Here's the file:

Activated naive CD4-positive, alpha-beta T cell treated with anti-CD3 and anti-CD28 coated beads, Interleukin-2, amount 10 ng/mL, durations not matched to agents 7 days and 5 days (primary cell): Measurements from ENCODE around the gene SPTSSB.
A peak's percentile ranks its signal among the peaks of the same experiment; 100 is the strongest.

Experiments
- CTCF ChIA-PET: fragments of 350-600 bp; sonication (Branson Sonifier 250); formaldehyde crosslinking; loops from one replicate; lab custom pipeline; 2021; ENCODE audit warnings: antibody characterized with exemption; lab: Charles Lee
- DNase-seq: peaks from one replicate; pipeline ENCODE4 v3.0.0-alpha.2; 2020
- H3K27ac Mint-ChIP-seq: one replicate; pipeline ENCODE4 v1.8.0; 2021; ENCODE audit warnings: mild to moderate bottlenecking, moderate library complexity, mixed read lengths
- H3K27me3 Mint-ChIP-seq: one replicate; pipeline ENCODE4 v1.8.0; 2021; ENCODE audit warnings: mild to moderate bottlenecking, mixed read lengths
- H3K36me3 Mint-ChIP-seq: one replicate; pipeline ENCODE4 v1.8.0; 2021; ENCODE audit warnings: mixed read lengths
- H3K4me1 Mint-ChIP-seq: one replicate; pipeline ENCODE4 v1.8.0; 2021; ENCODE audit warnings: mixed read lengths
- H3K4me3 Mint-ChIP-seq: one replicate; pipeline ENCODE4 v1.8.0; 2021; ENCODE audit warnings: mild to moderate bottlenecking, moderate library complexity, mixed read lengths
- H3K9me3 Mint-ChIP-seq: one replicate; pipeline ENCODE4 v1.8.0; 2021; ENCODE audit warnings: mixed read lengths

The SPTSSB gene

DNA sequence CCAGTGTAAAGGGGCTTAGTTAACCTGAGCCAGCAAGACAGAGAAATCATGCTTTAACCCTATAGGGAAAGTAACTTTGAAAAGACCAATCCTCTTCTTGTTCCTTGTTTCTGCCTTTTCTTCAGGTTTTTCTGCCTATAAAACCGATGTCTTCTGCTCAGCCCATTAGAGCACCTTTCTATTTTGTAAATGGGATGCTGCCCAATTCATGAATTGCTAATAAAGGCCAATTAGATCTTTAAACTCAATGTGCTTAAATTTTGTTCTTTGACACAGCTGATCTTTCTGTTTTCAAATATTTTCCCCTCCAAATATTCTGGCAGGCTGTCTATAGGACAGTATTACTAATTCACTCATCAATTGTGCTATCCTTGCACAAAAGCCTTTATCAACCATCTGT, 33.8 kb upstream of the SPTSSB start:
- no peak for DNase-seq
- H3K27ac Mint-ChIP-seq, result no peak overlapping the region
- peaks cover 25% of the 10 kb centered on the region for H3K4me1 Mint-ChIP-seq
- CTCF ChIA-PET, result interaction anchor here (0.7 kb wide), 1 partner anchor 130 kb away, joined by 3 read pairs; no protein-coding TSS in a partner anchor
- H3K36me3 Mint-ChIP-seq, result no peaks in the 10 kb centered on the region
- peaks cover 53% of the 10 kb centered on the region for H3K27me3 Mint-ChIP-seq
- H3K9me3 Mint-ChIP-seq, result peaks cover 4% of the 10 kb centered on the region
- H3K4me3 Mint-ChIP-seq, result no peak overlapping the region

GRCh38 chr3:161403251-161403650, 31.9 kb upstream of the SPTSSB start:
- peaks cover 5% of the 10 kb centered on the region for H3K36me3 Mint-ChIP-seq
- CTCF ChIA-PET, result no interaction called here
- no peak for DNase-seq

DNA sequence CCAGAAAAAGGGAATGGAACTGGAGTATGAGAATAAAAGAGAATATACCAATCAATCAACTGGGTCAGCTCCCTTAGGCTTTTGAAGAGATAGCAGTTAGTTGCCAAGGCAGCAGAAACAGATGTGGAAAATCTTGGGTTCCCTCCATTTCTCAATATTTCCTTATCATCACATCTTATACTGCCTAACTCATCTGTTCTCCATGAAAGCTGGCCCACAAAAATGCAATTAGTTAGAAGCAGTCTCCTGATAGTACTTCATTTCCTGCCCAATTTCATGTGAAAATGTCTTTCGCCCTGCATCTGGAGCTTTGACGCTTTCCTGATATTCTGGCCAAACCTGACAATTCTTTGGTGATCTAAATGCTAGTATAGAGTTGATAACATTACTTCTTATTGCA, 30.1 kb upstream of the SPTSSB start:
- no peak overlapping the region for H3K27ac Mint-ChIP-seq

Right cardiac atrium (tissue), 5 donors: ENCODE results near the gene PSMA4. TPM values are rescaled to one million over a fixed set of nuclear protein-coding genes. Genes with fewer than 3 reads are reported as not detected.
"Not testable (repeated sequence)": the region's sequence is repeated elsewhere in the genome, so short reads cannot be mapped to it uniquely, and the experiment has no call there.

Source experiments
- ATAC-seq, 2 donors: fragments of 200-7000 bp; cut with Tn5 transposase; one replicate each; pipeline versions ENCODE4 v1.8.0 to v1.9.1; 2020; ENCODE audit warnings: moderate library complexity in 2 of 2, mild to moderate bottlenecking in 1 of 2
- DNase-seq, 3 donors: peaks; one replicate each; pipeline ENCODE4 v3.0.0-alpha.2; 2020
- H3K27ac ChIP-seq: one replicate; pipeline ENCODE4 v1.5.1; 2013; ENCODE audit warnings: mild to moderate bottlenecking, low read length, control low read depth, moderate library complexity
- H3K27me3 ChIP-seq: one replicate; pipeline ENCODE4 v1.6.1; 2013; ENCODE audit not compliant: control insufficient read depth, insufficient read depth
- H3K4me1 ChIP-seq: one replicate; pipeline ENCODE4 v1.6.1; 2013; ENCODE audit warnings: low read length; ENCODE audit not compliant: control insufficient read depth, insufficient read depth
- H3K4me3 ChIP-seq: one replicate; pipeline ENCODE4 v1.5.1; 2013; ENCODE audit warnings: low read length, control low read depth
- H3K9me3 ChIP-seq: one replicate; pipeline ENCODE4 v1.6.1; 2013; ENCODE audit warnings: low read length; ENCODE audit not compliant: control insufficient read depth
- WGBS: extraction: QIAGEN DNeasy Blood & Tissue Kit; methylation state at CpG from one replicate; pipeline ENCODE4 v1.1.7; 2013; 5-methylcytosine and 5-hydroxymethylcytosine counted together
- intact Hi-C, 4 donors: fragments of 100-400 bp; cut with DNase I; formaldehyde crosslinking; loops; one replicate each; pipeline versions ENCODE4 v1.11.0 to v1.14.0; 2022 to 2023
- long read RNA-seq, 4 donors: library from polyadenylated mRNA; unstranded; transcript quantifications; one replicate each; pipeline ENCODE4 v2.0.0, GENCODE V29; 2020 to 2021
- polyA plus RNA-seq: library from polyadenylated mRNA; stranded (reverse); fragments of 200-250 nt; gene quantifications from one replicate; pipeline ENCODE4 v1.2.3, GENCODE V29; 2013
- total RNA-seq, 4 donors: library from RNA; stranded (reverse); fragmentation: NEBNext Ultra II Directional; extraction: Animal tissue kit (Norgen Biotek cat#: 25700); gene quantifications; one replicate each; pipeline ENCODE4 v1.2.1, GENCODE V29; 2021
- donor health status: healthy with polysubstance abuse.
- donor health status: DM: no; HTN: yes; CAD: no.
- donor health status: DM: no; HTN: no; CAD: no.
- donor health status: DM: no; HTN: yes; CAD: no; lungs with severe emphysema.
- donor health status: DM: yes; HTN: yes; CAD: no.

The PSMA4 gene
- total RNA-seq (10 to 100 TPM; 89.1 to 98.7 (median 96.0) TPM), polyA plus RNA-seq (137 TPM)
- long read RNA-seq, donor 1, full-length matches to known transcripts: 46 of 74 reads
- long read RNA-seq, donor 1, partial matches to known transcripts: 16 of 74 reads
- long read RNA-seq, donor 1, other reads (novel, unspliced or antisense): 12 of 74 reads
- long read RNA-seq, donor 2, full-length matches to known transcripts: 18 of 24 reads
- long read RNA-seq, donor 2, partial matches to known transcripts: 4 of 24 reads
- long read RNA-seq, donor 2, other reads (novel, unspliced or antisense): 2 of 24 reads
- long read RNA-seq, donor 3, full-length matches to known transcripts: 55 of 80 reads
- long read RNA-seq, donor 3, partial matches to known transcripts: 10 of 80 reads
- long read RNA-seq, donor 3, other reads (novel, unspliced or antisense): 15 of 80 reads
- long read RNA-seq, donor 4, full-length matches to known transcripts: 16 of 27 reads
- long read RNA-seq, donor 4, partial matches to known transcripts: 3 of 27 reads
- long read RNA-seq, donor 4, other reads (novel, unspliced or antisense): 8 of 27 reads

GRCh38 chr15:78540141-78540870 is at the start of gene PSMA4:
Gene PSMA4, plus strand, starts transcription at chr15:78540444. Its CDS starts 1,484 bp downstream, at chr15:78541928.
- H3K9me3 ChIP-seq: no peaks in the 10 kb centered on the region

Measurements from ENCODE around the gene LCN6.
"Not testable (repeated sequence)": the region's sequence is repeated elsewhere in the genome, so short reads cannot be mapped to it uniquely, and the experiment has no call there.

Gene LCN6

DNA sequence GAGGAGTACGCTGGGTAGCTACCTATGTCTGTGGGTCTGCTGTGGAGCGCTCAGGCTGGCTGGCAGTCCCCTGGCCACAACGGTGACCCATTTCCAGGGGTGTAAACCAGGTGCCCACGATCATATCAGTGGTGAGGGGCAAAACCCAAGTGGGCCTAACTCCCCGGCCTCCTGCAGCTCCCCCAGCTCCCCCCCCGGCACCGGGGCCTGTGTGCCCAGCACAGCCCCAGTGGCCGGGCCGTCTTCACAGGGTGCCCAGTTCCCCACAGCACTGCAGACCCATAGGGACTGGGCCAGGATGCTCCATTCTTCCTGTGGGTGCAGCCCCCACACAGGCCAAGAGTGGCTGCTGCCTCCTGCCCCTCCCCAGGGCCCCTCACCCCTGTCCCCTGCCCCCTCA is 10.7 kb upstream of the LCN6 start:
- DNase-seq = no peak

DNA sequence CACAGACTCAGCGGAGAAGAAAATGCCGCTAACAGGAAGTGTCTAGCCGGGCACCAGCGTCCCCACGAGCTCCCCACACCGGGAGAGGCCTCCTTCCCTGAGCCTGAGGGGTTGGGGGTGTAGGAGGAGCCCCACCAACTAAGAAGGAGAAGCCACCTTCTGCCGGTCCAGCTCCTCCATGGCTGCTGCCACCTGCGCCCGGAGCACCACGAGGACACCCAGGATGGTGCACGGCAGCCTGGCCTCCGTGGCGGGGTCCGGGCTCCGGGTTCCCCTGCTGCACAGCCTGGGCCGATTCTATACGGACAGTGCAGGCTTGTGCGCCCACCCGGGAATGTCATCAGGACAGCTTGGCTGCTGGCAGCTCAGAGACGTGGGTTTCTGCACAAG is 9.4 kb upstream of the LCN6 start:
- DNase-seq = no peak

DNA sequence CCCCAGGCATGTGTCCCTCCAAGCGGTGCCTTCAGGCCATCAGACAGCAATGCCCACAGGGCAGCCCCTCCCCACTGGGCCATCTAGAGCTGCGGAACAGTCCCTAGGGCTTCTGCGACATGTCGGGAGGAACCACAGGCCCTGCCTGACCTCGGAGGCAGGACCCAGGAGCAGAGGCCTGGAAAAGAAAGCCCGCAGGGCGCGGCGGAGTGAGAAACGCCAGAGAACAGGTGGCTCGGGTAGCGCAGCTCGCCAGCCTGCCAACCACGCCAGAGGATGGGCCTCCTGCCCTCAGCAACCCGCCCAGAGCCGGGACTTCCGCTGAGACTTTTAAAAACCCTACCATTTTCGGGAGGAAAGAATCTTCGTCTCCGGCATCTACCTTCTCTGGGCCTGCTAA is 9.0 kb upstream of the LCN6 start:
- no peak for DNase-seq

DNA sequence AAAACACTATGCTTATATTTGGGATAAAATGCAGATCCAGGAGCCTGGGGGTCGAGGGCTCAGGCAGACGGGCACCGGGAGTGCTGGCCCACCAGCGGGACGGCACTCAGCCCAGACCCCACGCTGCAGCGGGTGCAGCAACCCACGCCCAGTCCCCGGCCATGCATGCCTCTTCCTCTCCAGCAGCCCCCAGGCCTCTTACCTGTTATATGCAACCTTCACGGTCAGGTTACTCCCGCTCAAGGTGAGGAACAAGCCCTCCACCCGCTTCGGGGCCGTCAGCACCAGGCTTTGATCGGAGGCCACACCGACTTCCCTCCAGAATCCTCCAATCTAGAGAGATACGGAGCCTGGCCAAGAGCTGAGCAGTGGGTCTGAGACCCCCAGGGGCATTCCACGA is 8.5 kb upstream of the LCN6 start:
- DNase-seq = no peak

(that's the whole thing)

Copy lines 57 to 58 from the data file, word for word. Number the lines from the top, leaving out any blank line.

- long read RNA-seq, donor 3, partial matches to known transcripts: 10 of 80 reads
- long read RNA-seq, donor 3, other reads (novel, unspliced or antisense): 15 of 80 reads